Joachim, Bonaventure, Christian incompatibility with Anarchism/Marxism and Liberation Theology

Summa Theologica, by St. Thomas Aquinas

Reply to Objection 3: Although the state of the New Testament in general is foreshadowed by the state of the Old Testament it does not follow that individuals correspond to individuals: especially since all the figures of the Old Testament were fulfilled in Christ. Hence Augustine (De Civ. Dei xviii, 52) answers certain persons who wished to liken the number of persecutions suffered by the Church to the number of the plagues of Egypt, in these words: “I do not think that the occurrences in Egypt were in their signification prophetic of these persecutions, although those who think so have shown nicety and ingenuity in adapting them severally the one to the other, not indeed by a prophetic spirit, but by the guess-work of the human mind, which sometimes reaches the truth and sometimes not.” The same remarks would seem applicable to the statements of Abbot Joachim, who by means of such conjectures about the future foretold some things that were true, and in others was deceived.

Posted on 15 July 2011 by Fr. John Zuhlsdorf

Back in the 13th century, Bonaventure, in his role as a theologian and the Minister General of the Franciscans, had written about this subject as part of a response to the Calabrian writer Joachim of Fiore.  Joachim and his followers were creating great tensions amongst the Franciscans themselves and theology at large.  Joachim was making claims that the world was about to enter into a new “charismatic” phase, a reign of the Holy Spirit, during which people would receive unmediated graces.  For Joachim, St. Francis of Assisi had been the forerunner of this new age.  While St. Thomas Aquinas’ response totally rejected Joachim’s ideas, Bonaventure’s own response in Collationes in Hexameron sought to apply corrections to the theory.  The radical followers of Joachim were interpreting Joachim in a way that was contrary to the Church’s theological tradition.  Bonaventure, on the other hand, attempted to interpret Joachim’s ideas in a manner consonant with tradition.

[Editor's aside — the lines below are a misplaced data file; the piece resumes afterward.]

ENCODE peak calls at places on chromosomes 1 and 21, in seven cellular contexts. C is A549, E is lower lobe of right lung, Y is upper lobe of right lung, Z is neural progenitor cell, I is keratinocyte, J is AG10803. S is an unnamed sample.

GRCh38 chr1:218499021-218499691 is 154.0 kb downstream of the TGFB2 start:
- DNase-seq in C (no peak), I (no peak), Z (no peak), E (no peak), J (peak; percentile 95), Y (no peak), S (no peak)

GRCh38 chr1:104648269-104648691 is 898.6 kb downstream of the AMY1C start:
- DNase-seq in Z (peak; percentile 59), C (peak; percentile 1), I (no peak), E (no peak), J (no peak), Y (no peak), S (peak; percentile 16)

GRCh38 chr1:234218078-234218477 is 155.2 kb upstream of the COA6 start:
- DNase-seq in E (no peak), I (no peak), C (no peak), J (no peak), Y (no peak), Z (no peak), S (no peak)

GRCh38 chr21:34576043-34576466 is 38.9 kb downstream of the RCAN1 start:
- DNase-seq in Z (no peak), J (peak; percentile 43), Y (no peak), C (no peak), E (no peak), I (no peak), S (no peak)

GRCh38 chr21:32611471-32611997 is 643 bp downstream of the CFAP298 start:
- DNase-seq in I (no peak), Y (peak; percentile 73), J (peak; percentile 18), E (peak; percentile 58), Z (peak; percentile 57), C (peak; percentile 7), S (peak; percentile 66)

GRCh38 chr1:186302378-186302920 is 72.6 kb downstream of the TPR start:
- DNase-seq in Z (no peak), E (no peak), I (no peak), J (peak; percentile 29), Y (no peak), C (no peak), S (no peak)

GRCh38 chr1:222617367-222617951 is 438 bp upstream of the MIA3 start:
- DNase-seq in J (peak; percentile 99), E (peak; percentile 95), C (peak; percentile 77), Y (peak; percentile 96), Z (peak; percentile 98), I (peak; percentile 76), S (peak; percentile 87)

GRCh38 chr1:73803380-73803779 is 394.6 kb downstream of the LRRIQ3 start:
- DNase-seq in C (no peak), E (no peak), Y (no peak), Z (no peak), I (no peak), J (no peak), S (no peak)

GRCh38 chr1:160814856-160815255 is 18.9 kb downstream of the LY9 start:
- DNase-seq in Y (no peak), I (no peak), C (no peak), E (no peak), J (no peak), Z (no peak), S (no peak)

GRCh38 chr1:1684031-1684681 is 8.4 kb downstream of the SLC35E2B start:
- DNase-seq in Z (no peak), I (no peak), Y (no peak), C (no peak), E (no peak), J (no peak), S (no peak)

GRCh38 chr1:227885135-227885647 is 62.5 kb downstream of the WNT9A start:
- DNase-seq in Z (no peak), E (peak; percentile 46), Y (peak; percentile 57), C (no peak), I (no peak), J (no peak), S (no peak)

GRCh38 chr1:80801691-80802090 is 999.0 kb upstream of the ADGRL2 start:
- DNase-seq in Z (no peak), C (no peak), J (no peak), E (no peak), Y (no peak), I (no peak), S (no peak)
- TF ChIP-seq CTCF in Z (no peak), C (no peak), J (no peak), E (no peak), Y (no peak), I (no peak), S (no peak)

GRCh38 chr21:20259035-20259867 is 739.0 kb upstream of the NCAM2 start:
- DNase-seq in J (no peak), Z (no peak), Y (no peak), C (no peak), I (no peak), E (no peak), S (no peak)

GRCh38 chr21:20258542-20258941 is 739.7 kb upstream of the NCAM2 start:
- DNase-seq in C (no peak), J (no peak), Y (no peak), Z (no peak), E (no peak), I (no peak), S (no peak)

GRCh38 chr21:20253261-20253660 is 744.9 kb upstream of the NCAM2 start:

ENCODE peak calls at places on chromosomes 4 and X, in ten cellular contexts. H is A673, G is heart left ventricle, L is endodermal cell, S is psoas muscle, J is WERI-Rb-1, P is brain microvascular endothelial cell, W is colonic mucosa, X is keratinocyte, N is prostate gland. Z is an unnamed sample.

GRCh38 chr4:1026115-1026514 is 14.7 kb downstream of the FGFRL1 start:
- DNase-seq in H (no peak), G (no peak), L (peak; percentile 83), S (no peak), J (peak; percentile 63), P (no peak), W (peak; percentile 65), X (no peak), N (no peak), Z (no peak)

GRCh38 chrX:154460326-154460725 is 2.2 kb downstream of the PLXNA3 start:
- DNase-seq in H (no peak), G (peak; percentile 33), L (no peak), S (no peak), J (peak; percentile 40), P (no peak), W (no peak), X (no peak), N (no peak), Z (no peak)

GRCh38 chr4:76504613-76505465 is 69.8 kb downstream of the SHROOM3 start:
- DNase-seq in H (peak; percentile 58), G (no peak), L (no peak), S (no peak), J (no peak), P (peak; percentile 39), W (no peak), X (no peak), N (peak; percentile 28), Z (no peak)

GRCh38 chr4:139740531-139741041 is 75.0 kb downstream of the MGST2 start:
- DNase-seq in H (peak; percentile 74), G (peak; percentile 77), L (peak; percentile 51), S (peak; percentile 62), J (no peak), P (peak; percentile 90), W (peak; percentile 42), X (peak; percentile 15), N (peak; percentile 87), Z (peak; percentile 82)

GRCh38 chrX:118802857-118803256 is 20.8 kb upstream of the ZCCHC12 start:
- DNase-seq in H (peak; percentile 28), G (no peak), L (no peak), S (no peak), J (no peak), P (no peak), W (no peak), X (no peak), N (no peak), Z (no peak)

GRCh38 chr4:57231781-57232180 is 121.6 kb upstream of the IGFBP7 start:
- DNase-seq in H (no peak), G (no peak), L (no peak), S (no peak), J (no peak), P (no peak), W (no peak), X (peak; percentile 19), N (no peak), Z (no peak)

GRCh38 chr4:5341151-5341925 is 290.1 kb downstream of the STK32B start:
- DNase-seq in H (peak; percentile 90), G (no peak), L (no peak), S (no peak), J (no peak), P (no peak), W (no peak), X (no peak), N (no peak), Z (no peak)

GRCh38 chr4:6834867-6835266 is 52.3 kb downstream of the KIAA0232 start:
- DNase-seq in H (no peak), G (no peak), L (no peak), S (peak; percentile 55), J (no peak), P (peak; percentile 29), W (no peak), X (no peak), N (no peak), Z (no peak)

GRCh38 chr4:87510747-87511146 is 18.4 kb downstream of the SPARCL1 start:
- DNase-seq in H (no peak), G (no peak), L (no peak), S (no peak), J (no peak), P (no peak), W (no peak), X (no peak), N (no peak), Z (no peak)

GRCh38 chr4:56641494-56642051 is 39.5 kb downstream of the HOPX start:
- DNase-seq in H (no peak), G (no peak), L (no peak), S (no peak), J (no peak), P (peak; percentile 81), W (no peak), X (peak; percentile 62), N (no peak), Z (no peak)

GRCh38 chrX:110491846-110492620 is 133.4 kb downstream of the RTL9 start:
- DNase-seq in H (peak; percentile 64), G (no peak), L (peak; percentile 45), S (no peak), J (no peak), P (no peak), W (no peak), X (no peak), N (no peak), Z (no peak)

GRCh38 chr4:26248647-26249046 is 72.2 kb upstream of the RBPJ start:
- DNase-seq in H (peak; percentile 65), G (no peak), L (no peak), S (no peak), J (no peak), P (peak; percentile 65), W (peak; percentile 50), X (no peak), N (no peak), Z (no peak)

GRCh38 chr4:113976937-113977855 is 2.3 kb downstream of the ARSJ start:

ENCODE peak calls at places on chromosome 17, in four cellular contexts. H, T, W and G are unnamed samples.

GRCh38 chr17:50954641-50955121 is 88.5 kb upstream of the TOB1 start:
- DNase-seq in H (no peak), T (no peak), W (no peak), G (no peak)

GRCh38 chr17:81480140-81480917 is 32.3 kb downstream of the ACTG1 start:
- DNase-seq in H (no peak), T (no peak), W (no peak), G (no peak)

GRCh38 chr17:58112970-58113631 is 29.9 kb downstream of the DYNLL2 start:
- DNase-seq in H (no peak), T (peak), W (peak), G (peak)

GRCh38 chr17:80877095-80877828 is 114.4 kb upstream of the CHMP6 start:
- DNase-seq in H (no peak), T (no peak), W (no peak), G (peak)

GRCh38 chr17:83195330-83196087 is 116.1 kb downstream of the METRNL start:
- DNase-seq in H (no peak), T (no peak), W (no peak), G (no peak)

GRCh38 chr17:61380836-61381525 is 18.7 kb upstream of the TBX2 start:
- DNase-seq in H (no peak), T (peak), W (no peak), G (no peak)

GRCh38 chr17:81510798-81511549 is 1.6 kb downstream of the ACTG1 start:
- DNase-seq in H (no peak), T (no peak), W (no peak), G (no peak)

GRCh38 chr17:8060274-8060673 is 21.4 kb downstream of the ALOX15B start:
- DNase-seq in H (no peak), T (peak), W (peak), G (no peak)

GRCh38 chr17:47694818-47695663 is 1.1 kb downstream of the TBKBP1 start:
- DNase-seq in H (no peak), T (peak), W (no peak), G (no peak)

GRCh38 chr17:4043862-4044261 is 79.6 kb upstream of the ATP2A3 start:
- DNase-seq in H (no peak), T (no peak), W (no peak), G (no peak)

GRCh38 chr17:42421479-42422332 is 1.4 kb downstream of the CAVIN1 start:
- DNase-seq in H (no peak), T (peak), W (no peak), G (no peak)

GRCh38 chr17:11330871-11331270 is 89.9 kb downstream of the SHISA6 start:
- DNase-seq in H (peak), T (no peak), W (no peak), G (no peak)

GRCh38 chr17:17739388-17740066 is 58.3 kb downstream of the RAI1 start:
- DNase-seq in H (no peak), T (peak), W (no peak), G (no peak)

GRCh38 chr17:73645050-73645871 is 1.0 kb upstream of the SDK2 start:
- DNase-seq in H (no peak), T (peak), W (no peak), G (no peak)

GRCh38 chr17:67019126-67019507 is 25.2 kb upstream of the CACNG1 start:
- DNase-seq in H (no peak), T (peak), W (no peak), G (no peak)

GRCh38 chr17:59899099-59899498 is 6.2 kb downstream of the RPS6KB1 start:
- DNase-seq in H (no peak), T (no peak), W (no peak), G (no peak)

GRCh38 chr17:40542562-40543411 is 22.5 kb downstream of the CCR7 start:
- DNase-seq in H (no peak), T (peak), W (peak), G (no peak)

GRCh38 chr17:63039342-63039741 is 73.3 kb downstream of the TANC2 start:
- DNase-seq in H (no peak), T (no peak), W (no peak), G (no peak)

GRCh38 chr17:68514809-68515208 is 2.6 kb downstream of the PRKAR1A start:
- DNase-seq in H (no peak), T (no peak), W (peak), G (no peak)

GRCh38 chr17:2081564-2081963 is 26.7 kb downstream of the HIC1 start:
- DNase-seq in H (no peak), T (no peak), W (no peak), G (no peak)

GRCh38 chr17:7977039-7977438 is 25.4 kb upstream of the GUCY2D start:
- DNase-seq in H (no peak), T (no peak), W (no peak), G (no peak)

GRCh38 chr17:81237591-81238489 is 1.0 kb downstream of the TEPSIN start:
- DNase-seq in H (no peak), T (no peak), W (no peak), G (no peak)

In the 20th century, as a theologian, Joseph Ratzinger used the same technique as Bonaventure.   He sought to correct rather than reject.  For example, Ratzinger sought as a theologian to make good use of what could be salvaged from Liberation Theology which, as the Prefect, he had had to correct but also repress in some of its aspects.  For example, in his work A New Song For The Lord, Ratzinger lays the groundwork for a liturgical theology taking ideas from positive ideas gleaned Liberation Theology.    I think it is fair to say that, as Prefect, Ratzinger came to know Liberation Theology better than anyone else in the world, including its own proponents.   He was in a good position, therefore, to make judicious use of the good things that Liberation Theology produced while rejecting the dross.

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